The Review Process

After the court has notified the California State Board of Nursing about a nurse's conviction or other circumstances that require to be punished, it looks at the case and starts investigating case by case. There are a few factors that it considers before deciding on the disciplinary actions. Some of these actions include:

  • Whether there is any harm caused to the public
  • The nature of the crime of conviction
  • The nurse’s criminal history
  • Any previous disciplinary actions on the nurse
  • Any risk posed to the public/ potential harm

The California State Board of Nursing uses conviction as enough evidence that the nurse committed an unlawful act. However, they allow the nurse who has been convicted to explain what could have led to the conviction. Any evidence of rehabilitation is also taken into consideration. This makes it best for the nurse to report themselves.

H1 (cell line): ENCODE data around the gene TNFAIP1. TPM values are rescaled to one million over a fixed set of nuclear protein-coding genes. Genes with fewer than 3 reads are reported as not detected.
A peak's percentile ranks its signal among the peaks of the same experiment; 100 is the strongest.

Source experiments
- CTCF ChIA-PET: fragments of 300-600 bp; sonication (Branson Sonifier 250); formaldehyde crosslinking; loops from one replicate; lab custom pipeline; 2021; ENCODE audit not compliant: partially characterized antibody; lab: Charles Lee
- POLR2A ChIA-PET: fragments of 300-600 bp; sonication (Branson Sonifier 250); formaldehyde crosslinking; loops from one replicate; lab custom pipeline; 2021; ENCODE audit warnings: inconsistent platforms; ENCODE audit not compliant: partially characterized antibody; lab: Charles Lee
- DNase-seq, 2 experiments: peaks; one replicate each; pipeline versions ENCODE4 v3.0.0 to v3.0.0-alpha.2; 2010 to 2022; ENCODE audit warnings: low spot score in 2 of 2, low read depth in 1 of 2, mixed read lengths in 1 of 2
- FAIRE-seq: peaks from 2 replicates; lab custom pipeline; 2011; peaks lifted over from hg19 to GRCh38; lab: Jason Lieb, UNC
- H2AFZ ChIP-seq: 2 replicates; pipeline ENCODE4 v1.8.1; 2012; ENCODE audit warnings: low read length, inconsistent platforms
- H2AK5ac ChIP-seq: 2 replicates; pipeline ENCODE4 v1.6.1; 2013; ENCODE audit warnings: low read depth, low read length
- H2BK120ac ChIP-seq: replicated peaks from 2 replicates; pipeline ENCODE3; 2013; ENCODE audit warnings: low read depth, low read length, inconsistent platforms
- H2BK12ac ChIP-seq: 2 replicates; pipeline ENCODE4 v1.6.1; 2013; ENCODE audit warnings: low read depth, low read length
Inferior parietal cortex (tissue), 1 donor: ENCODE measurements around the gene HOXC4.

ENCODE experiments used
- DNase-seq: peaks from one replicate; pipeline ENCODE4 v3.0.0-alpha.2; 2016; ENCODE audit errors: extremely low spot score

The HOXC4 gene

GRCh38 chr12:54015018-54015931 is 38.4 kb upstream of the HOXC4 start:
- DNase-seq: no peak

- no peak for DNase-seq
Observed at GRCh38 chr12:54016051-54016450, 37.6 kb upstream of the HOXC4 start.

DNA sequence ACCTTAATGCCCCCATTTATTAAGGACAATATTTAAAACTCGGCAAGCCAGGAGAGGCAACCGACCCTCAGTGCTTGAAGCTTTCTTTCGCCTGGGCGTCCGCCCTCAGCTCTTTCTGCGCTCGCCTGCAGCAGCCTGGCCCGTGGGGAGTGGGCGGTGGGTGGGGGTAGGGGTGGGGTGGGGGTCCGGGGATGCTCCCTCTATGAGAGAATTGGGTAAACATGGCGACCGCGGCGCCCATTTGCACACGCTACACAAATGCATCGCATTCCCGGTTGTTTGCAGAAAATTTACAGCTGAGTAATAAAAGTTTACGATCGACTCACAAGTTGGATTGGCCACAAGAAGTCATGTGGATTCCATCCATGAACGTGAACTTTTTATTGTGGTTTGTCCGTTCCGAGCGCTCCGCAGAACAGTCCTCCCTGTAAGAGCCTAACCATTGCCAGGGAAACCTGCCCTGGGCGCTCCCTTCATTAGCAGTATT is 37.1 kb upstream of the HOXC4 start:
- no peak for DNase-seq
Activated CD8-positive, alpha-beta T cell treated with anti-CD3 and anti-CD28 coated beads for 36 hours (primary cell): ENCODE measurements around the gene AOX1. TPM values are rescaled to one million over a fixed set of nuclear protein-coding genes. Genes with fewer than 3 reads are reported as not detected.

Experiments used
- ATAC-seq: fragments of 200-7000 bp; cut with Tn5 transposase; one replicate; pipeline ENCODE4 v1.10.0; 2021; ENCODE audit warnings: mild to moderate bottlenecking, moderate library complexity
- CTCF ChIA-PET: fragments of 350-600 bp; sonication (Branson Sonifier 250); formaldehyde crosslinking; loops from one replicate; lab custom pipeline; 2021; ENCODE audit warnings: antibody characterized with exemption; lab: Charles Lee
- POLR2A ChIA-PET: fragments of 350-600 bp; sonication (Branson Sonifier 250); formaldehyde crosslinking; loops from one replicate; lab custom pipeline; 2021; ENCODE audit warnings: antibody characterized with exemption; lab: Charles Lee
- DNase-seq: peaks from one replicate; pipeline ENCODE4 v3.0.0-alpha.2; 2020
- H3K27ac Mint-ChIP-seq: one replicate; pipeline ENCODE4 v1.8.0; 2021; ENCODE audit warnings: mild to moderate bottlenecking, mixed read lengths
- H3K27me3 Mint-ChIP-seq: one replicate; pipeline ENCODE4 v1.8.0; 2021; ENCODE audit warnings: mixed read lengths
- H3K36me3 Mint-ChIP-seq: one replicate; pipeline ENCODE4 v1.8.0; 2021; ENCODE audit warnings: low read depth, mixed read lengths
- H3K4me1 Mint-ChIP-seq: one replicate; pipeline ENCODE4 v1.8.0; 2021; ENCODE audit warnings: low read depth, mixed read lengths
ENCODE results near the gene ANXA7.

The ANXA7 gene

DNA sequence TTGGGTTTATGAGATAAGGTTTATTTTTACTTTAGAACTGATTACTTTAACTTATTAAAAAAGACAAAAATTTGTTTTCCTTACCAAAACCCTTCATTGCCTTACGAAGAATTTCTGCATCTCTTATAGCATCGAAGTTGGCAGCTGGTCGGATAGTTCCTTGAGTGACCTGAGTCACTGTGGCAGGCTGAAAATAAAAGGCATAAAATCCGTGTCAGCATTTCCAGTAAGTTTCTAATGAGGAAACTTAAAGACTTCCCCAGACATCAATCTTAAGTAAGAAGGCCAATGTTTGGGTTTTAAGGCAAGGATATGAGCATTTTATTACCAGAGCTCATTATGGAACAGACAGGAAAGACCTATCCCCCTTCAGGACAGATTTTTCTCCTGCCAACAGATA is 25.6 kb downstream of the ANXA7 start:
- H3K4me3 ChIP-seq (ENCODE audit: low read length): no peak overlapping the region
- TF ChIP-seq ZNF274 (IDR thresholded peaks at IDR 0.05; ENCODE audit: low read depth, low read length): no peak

At times the nurse can enroll in therapy or a substance abuse program to mitigate potential disciplinary action. Substance abuse, felony and misdemeanor convictions that are likely to affect the job is taken seriously and has severe consequences.

Timing of Action

After the time to appeal has elapsed, the California State Board of Nursing takes action, meaning they have to wait for the criminal case to be concluded. If the case has been appealed, actions are only taken after judgment affirmation. They can also take action after an order that grants probation is made, which leads to the suspension of the criminal sentence.

Find a Registered Nursing License Defense Attorney Near Me

Nurses work for long shifts and under pressure, so it is not uncommon for them to make mistakes.  At The Legal Guardian, we understand your situation, and we are ready to help you. We have experience in negotiating plea deals that can save your career. We are ready to advise and help you protect your case from affecting your nursing license. If you are in Long Beach, California, please contact us today at 888-293-0396 for a free and confidential consultation.